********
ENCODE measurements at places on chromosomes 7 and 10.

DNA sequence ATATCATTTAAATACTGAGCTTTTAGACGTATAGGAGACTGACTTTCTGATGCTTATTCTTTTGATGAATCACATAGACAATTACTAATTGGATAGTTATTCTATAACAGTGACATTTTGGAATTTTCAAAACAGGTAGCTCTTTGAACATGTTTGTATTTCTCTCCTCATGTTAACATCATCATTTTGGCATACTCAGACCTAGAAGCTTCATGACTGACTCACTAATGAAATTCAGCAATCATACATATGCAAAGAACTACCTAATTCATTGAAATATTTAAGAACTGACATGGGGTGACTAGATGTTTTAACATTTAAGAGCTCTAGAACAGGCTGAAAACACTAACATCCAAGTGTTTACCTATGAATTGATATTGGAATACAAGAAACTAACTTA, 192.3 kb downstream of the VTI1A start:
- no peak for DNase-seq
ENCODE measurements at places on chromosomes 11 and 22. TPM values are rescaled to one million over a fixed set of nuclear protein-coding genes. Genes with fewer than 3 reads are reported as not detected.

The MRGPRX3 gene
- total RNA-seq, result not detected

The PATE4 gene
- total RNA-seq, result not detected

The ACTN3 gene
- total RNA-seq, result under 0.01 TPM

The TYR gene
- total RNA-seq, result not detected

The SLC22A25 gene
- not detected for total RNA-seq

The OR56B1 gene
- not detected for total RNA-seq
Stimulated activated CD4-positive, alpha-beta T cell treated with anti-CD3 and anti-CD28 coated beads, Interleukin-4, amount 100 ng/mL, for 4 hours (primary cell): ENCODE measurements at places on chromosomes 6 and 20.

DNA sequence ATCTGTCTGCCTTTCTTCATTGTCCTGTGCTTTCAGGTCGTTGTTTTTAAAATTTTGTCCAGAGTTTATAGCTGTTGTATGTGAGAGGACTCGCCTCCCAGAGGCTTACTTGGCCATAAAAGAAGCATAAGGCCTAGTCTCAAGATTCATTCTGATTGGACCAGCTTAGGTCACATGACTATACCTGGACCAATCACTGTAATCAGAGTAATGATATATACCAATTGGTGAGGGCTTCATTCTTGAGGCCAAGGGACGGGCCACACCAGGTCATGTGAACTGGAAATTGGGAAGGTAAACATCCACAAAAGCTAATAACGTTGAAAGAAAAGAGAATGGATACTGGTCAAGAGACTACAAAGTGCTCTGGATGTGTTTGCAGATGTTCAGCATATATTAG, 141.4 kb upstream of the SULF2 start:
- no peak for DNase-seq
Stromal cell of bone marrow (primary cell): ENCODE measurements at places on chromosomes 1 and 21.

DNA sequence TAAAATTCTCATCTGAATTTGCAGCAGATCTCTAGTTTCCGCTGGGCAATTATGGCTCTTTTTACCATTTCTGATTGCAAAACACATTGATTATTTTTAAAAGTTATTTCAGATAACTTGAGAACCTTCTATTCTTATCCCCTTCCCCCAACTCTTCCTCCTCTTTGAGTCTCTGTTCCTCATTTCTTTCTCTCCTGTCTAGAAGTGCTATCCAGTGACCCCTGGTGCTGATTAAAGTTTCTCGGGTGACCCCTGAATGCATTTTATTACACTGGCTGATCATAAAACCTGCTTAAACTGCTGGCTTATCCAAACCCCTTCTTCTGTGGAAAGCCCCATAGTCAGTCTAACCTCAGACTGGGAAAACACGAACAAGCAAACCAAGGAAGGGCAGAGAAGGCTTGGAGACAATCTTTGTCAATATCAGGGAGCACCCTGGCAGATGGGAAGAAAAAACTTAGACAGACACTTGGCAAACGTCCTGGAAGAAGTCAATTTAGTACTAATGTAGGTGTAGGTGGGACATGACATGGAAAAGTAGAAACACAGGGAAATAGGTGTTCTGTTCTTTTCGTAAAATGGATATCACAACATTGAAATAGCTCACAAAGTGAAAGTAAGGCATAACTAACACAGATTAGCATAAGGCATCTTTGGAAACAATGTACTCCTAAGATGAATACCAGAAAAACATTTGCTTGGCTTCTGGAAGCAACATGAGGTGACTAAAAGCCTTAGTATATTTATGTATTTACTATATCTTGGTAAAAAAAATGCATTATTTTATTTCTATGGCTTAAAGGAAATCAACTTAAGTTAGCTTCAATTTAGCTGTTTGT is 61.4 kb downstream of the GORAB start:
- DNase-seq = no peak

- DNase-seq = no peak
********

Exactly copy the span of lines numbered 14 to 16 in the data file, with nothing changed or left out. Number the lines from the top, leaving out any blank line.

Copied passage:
- not detected for total RNA-seq

The OR56B1 gene
- not detected for total RNA-seq